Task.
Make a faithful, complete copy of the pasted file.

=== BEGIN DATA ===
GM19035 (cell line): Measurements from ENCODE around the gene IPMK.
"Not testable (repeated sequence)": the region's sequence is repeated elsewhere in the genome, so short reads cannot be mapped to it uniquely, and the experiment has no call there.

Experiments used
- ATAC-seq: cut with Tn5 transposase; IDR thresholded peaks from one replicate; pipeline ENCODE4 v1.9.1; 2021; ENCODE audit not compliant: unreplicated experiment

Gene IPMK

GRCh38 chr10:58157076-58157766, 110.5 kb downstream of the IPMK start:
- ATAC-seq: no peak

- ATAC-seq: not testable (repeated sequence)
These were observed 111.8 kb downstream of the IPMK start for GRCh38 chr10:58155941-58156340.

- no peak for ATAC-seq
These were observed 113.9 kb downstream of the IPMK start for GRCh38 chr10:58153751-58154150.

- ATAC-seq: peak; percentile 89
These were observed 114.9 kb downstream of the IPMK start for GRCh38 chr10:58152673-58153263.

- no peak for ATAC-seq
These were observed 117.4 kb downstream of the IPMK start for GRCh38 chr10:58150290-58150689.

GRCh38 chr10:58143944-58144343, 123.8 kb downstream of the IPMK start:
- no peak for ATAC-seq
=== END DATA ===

GM19035 (cell line): Measurements from ENCODE around the gene IPMK.
"Not testable (repeated sequence)": the region's sequence is repeated elsewhere in the genome, so short reads cannot be mapped to it uniquely, and the experiment has no call there.

Experiments used
- ATAC-seq: cut with Tn5 transposase; IDR thresholded peaks from one replicate; pipeline ENCODE4 v1.9.1; 2021; ENCODE audit not compliant: unreplicated experiment

Gene IPMK

GRCh38 chr10:58157076-58157766, 110.5 kb downstream of the IPMK start:
- ATAC-seq: no peak

- ATAC-seq: not testable (repeated sequence)
These were observed 111.8 kb downstream of the IPMK start for GRCh38 chr10:58155941-58156340.

- no peak for ATAC-seq
These were observed 113.9 kb downstream of the IPMK start for GRCh38 chr10:58153751-58154150.

- ATAC-seq: peak; percentile 89
These were observed 114.9 kb downstream of the IPMK start for GRCh38 chr10:58152673-58153263.

- no peak for ATAC-seq
These were observed 117.4 kb downstream of the IPMK start for GRCh38 chr10:58150290-58150689.

GRCh38 chr10:58143944-58144343, 123.8 kb downstream of the IPMK start:
- no peak for ATAC-seq